April 18, 2017 | Unregistered CommenterJen Bokoff

Whit, way to drop some ed psych knowledge in there! I have definitely felt like the past two years I've transitioned a lot more from the mindset of "things I can and can't do" to "things I am working on." This is an awesome remind to continue to consistently reflect, prioritize, and reevaluate as needed. And always to find the joy in what you do - otherwise, what's the point!

Wednesday Fitness WOD: 6 rounds + 7 pull ups.
Might have fallen on my face during the first push up - was not ready for it and felt every thruster from yesterday. Did the KB swings American with 20kg.

My hands could not handle any more after, so decided to finally push though and do Flight Simulator. Took 12:22 with three trips along the way and lots of rest to make sure each set would count.

April 18, 2017 | Unregistered CommenterKayleigh

Small 6am doing Monday's workout

I'm glad this one didn't come up in the Open. Did it at 50# which was super challenging. Finished in 15:47. Lots of small sets on the thrusters

April 18, 2017 | Unregistered CommenterDan L

Drop the mic.......walk away. WHIT!!!!! This article. You nailed it. Mental game is huge, and this is why I love competition. Forcing yourself out of your comfort zone and exposing yourself to perform under pressure becomes easier the more you do it, and you can really learn a lot about yourself along the way. This one time i saw whitney row her face off at the 718 competition two summers ago. I remember thinking, "damn, she is so dark right now". It's a tough spot to find, but I feel like Whit is an awesome example of slow but steady progress, with much respect to the process. I've always admired that about her, because I have traditionally been more of the *let's just wing it and see what happens, and if my arm falls off, then 'oops!' sort of athlete* I've learned a lot from her over the years, and respect how hard she has worked to get better. Super cool to see how far she went in the open this year after transitioning programming in the fall, it's a tough thing to do. She is an all around bestrode athlete and friend. Wish the blonde nado could unite more often!!! Love you <3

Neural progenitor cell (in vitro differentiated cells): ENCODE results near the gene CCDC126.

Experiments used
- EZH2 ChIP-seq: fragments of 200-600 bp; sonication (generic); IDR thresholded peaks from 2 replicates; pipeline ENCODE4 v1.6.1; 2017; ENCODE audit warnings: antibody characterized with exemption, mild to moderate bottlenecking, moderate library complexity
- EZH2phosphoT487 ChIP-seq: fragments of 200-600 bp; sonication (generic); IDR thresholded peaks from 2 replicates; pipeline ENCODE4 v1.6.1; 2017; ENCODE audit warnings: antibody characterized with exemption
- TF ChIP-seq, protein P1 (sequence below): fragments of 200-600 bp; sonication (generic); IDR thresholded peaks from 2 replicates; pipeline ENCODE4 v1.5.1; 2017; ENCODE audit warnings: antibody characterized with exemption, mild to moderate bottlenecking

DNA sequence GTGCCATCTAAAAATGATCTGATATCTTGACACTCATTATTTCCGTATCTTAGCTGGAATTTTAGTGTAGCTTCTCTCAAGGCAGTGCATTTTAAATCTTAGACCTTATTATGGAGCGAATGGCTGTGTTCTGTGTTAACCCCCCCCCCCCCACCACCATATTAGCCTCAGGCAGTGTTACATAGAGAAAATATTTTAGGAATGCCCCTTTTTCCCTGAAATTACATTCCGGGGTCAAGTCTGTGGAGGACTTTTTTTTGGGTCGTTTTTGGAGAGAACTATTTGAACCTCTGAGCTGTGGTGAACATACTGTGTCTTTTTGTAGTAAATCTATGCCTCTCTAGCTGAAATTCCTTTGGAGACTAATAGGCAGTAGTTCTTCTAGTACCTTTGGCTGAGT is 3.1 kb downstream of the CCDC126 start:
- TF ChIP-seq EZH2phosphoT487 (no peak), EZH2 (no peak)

April 18, 2017 | Unregistered CommenterK HarpZ


8 high pulls ea @ 30#
10 1-arm sumo DL ea @ 53#
30s Handstand hold

Snatch Complex, every 90s for 10 sets:
2 snatches (floor) + 1 snatch (hang)
1-3: 110#
4-7: 115#
8-9: 120#
10: 125#
This felt GOOD. failed the first complex from the hang, and everything got better as it got heavier. Forced myself to do these in metcons to wean myself off of oly shoe dependency. Was so excited how fast i was under the hang @ 125#, that i yelled "SMOOSH!" super loud in my catch. That's kind of how it felt though. I just sort of smooshed myself under it. I also finally figured out how not to slam the bar so hard into my thighs, which is definitely taking up less energy

WOD: 3 rds w/ 5 min rest in-between sets
6 min per round:
500M row
4 strict HSPU
50 DU
7 Box jump overs
strict pullups in remaining time

Completed 12/16/15 pull-ups. Soon 43 pull-ups total. Pushing pace on the row in the last two rounds because transition to stations was pretty big. This was fine. This was programmed as bar MU but I'm trying to lay off of dynamic gymnastics for a couple of weeks.

Cool down:
EZ 400M run
4 TGU @ 35#
25 cal Assault bile (50 RPM)
(was supposed to do 3 rds but I was smoked and hungry)

April 18, 2017 | Unregistered CommenterK HarpZ

10am class doing Nate
Surprise PR at 15 rounds + 6 reps. Didn't realize how close I was to leaderboarding or I "might" have found a few more reps in there.